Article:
Vernier Software and Technology
Vernier Software & Technology

Periodic Elements: College Chemistry Blog

Decoding Your Absorbance Readings

In an effort to help you and your students better understand spectrometer absorbance readings, we’ve collected a few commonly asked questions:

Why don’t absorbance readings have units?

Absorbance readings are unitless because they are calculated from a ratio of the intensity of light transmitted through the sample (I) to the intensity of light transmitted through a blank (Io). This ratio results in a unitless value.
Absorbance = log (Io/I)

Why are absorbance readings most accurate between 0.1 and 1?

Remember that absorbance is the logarithm of the transmission of light through a sample. Transmission (T) is the ratio of the intensity of light transmitted through the sample (I) to the intensity of light transmitted through a blank (Io). Therefore, absorbance = log (Io/I).

At an absorbance of 2 you are at 1%T, which means that 99% of available light is being blocked (absorbed) by the sample. At an ABS of 3 you are at 0.1% T, which means that 99.9% of the available light is being blocked (absorbed) by the sample. Such small amounts of light are very difficult to detect and are outside the meaningful range of most spectrometers.

Vernier array spectrometers and colorimeters have a useful absorbance range between 0.1 and 1.0. Any absorbance reading above 1 can be inaccurate. There are spectrometers that will report meaningful values at absorbance ranges above 1.0, but these are research instruments that are also quite expensive. In most classroom settings, the best option is to simply dilute your samples to ensure they are in this range.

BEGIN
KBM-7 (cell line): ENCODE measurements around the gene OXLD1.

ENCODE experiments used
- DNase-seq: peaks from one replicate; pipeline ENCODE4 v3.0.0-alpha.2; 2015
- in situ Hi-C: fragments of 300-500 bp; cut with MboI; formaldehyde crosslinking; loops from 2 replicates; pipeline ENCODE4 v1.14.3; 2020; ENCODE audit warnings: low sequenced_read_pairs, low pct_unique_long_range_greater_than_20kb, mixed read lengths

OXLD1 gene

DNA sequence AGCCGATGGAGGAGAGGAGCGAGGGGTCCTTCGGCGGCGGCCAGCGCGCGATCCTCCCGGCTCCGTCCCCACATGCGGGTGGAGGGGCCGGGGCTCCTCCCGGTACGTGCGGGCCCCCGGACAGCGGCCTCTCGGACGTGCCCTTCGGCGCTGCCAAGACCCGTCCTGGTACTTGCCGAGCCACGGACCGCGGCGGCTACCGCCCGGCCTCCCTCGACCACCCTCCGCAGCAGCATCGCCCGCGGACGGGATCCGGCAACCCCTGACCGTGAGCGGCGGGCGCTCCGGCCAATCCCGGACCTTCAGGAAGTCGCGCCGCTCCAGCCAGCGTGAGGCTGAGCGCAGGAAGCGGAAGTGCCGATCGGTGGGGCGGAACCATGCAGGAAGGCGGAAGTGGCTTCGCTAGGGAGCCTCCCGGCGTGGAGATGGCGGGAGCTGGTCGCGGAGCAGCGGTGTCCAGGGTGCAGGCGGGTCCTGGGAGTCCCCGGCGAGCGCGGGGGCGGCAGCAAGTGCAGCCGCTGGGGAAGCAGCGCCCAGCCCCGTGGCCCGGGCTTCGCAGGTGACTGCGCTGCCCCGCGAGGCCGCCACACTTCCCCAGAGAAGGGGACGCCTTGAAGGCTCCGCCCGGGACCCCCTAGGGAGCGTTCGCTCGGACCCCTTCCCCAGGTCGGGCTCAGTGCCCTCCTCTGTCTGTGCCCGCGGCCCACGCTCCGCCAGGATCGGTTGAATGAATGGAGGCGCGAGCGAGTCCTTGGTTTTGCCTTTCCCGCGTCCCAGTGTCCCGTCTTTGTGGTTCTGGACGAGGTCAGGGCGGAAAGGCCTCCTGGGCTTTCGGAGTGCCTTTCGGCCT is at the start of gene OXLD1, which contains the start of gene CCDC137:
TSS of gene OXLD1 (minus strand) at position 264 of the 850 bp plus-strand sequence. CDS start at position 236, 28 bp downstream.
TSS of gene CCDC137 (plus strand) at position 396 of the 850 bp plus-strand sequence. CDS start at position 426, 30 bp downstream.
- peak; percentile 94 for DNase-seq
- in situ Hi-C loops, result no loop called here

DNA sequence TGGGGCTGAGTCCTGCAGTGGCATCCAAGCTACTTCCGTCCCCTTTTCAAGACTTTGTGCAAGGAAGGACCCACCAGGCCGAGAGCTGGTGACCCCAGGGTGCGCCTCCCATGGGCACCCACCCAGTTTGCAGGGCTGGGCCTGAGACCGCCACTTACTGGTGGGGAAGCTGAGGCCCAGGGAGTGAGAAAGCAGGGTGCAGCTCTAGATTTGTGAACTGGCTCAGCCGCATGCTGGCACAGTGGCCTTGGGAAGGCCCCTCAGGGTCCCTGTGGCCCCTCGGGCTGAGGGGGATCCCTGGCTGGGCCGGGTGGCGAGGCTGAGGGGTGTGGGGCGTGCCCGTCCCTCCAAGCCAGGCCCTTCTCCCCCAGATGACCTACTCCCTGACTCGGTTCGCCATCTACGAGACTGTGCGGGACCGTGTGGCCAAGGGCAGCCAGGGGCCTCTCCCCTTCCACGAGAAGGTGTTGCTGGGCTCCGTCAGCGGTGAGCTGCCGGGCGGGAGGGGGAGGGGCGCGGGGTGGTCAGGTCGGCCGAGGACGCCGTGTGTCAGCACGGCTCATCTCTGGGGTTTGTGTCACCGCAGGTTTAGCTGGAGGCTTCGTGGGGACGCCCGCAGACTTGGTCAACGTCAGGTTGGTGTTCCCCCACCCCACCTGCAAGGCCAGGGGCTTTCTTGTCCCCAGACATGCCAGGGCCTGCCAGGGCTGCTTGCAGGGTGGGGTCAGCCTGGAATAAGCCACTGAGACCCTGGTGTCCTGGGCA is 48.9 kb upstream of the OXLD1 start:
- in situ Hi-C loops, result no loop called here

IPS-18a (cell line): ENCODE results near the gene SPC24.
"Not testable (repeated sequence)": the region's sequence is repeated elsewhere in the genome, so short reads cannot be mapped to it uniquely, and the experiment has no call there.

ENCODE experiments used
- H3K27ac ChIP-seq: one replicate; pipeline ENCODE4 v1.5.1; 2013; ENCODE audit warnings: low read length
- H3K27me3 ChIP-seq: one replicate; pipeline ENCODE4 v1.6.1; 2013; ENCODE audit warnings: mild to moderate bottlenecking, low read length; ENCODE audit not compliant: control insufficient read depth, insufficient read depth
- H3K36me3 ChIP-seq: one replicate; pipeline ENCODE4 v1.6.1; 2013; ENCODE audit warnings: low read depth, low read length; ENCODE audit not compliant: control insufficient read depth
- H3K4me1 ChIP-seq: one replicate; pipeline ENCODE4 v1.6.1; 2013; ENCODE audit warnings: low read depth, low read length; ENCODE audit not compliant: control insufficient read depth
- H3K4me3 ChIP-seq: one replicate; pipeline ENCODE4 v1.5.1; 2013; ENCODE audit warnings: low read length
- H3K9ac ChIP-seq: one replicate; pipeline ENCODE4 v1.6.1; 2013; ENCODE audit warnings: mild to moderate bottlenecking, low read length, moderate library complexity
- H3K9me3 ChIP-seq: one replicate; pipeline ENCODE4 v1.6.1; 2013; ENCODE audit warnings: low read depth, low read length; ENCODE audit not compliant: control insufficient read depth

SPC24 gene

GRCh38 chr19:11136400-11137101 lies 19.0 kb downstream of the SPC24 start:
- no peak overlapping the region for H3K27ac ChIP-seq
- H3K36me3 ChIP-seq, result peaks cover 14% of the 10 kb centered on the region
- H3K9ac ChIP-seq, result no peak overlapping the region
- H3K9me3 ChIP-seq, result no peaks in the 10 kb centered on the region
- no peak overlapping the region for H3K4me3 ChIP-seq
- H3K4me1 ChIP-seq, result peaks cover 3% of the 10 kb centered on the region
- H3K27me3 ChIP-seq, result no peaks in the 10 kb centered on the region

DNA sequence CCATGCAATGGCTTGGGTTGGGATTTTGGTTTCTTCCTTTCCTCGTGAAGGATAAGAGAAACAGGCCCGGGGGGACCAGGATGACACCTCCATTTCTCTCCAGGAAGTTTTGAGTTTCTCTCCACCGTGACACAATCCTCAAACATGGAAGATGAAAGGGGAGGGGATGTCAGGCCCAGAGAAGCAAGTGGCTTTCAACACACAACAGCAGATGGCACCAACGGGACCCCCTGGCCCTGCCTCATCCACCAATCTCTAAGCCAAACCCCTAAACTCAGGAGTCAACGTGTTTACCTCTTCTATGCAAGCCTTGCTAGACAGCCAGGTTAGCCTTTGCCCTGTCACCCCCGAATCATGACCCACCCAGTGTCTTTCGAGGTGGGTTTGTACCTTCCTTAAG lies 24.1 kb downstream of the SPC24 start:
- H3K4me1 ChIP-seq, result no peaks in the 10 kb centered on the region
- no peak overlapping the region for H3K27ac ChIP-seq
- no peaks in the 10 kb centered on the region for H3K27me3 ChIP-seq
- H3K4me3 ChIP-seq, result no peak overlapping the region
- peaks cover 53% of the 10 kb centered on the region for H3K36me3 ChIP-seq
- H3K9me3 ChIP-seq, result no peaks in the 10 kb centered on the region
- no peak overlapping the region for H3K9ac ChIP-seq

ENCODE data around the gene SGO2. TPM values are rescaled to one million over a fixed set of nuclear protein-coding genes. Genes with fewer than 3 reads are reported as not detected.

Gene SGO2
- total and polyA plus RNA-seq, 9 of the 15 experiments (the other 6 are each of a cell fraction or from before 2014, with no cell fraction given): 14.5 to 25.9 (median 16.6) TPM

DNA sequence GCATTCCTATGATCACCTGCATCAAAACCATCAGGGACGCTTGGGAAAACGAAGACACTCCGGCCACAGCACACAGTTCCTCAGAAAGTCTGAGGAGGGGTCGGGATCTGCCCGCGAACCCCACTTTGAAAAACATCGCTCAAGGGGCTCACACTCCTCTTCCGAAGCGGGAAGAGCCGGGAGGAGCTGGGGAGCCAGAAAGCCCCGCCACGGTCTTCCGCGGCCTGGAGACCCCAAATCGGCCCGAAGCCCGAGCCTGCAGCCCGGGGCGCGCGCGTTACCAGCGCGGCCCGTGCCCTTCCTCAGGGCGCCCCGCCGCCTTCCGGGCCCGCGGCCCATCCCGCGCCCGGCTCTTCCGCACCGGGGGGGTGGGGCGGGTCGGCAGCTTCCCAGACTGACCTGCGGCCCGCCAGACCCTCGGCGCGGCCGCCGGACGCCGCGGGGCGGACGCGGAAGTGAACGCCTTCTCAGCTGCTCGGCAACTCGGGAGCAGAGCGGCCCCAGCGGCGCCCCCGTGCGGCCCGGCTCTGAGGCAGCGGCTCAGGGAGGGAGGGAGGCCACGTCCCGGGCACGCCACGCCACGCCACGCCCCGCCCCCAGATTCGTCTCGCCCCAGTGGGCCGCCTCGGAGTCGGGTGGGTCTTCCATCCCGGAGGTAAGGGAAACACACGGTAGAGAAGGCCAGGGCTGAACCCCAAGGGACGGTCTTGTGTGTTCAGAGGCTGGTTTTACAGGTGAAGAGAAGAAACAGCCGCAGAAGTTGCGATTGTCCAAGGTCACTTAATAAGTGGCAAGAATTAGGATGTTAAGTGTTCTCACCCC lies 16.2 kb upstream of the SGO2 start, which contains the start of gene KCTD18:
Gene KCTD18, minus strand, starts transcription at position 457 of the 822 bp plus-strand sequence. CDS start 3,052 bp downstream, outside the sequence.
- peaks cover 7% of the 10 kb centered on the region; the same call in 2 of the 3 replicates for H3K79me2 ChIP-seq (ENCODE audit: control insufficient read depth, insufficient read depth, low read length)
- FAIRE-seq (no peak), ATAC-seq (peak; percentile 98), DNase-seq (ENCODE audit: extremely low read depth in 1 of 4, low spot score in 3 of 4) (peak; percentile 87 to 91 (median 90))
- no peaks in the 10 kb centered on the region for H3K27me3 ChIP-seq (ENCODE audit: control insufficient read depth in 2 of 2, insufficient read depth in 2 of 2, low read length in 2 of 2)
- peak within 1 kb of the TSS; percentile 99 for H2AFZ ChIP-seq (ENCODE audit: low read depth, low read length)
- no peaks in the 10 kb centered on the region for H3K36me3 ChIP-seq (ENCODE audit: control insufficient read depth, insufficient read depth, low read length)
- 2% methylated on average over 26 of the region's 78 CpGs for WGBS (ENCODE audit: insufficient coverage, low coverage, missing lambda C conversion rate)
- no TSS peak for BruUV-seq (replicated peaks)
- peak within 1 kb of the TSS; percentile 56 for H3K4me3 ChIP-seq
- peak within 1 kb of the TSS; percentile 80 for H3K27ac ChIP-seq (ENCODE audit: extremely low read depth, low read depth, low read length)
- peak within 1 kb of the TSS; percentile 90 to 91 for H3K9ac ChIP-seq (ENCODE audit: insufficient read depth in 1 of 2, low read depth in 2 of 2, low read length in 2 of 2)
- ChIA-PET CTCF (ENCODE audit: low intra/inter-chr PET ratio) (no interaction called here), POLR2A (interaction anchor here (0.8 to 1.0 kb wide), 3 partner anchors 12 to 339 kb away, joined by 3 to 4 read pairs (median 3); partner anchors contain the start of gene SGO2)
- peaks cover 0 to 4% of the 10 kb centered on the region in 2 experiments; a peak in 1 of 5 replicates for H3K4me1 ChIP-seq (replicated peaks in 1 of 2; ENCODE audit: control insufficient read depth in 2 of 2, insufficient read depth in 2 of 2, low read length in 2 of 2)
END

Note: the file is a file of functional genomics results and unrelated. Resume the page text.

How important is it to use a quartz cuvette for absorbance readings in the UV?

It depends on how accurate you want your absorbance readings to be. UV plastic cuvettes are less expensive and have practical applications when working with students, but they lose transparency quickly in the UV. Most are only rated to 280 nm. If you want the most accurate data possible below 280 nm, a quartz cuvette is the best option. Another unfortunate side effect of using UV-plastic cuvettes is that students commonly confuse them with visible-only plastic cuvettes. This cuts out all UV light, so data will be very poor. If you are going to use UV-plastic cuvettes, make sure you are using them for the proper applications.

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